12:01am

Tue May 24, 2011
Politics

Obama Eyes Disaster At Home While Traveling Abroad

Originally published on Wed May 23, 2012 9:48 am

President Obama flew to Europe just hours after a devastating tornado roared through Joplin, Mo., on Sunday.

On the first day of the trip, the president didn't publicly mention the storm, but that changed Tuesday.

"We have been heartbroken by the images we have seen," Obama said. "The devastation is incomparable."

Obama said he would visit Joplin on Sunday, the day after he's scheduled to get back from Europe.

People across the country woke up Monday morning to a harrowing video posted on YouTube and shown on cable news shows.

The person who posted it online says he filmed it in a convenience store, where people were taking shelter as a devastating tornado descended on the town. People huddled in the back of the building and ran to the walk-in refrigerator when the tornado hit.

Then, the news cut to images of Obama in Ireland. It was a stark juxtaposition of scenes, as the president ordered a pint of Guinness at a local bar.

As the jovial scene unfolded in Ireland according to schedule, the White House tried to convey Obama's split-screen focus on Missouri. A post on the White House blog included a statement of condolences. A White House spokesman sent out details of how the president was responding to the tornado, including sending the director of the Federal Emergency Management Agency to the state.

But that was all in writing, and the president's spoken words focused squarely on his message to the people of Ireland.

"Remember that whatever hardships winter may bring, springtime's always just around the corner," the president said in Dublin. "And if they keep on arguing with you, just respond with a simple creed. Is feidir linn — yes we can, yes we can!"

A Balancing Act

Juggling immediate crises with long-term interests is a challenge for any president, and it's hardly a new one for Obama.

Sometimes the White House ditches plans made months in advance. That happened last year, when the president repeatedly postponed trips to Asia to deal first with health care, and then with the Gulf oil spill.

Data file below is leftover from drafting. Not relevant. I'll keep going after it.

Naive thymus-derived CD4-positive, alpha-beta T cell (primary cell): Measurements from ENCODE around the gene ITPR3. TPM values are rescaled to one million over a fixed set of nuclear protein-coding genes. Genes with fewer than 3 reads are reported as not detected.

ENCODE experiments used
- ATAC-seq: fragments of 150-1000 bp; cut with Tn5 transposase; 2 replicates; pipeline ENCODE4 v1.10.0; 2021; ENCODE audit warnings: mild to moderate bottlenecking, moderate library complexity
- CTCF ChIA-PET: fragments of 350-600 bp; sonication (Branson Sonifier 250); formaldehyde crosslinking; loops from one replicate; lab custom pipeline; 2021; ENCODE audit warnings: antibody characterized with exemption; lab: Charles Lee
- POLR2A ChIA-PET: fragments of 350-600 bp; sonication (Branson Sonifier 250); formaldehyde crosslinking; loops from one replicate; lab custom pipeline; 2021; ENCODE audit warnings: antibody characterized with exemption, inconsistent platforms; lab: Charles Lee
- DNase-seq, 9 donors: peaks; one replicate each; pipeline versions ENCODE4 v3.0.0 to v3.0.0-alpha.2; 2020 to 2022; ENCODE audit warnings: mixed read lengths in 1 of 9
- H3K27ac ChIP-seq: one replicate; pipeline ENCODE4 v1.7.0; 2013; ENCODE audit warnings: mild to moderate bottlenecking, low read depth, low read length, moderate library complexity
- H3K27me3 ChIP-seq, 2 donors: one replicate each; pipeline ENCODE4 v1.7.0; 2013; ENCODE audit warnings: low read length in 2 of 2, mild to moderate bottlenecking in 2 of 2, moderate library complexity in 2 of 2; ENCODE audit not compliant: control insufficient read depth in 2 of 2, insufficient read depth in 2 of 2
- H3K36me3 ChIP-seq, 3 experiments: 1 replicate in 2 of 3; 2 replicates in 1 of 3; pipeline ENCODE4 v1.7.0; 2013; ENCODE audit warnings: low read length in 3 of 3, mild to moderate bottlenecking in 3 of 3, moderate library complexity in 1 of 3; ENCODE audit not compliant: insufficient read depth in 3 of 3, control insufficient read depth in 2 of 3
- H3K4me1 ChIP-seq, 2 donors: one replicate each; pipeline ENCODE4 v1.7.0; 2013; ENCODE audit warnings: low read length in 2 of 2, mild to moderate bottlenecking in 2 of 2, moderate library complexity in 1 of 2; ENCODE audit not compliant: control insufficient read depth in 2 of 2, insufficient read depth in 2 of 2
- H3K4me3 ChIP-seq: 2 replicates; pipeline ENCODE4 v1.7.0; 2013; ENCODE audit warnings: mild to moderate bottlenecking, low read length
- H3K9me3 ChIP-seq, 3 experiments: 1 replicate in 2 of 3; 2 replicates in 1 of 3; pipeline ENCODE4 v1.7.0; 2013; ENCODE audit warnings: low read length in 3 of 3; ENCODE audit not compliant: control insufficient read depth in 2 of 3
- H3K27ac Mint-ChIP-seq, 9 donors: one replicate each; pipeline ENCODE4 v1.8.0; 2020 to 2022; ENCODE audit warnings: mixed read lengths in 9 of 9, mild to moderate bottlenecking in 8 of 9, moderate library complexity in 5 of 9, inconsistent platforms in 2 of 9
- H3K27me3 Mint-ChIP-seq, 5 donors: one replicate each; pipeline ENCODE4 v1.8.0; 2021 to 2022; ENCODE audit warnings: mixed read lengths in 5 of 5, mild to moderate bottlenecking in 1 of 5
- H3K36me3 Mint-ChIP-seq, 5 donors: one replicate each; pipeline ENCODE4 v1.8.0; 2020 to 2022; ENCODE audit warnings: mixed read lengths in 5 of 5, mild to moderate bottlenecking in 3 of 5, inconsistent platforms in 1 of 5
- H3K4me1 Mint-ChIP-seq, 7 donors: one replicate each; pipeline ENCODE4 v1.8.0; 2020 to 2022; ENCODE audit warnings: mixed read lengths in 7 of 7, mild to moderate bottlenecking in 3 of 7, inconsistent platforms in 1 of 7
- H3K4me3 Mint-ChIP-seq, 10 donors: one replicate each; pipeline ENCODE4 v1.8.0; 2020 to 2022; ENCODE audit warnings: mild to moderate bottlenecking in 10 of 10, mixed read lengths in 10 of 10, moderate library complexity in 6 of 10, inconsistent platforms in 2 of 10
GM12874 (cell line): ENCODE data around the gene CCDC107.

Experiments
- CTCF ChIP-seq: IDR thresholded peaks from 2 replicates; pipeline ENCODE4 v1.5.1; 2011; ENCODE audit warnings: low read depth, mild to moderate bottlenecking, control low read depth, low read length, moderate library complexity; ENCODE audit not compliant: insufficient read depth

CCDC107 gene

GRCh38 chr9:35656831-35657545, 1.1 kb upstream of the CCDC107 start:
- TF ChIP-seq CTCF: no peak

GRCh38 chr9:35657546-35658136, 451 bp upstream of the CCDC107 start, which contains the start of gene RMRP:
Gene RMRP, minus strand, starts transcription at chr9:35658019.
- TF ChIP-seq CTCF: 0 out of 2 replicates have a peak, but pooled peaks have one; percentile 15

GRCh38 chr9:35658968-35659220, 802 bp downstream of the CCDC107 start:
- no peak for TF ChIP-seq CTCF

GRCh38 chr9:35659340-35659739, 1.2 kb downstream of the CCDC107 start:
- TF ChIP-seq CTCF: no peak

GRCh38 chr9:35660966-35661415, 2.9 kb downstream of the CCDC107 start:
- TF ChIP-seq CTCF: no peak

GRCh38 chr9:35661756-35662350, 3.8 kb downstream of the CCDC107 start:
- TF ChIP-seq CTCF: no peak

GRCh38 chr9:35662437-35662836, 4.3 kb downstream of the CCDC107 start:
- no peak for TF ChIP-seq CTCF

The White House made the opposite decision earlier this year, when Obama went ahead with a trip to Latin America even as the U.S. began military operations in Libya.

On that trip, the president made a brief statement to reporters about Libya between events that were aimed at his international audience. The White House took the same approach Tuesday.

"We are here for you," Obama said. "The American people are by your side. We're going to stay there until every home is repaired, until every neighborhood is rebuilt, until every business is back on its feet."

Barry Scanlon of the crisis management consulting firm Witt Associates says there's really only so much a president can do immediately after a disaster.

Scanlon, who was a senior FEMA official under President Clinton, says a presidential visit could even be counterproductive early on.

"It's not something you ever want to do too soon, because you don't want to interfere with operations," Scanlon says. "But whether it's by phone or in person, it's important for a governor and a mayor and the people who live and work there to know that the full resources are being brought to bear."

The disaster response is one issue; imaging is a separate issue. And it can be especially precarious during a foreign trip.

Gordon Johndroe, a former Bush White House spokesman who's now with the communications firm APCO Worldwide, says that while foreign trips are essential for any president, they're also the moments when it's most necessary to keep an eye on the ball back in the States.

"When you're sitting at home in Missouri or Louisiana, or wherever you may be," he says, "and you're faced with serious devastation because of a natural disaster, and you see your president traveling overseas, you wonder, 'Why is he away and not paying attention to my problems here at home?' "

For any White House, problems and the unexpected are the norm. One more reminder of that fact came Monday: As the ash cloud from an Icelandic volcano shifted its path, Air Force Once was forced to leave Ireland early.

Otherwise, forces beyond the president's control could have derailed this European trip on its very first day.

Copyright 2012 National Public Radio. To see more, visit http://www.npr.org/.

Transcript

RENEE MONTAGNE, host:

This is MORNING EDITION from NPR News. I'm Renee Montagne.

MARY LOUISE KELLY, host:

And I'm Mary Louise Kelly.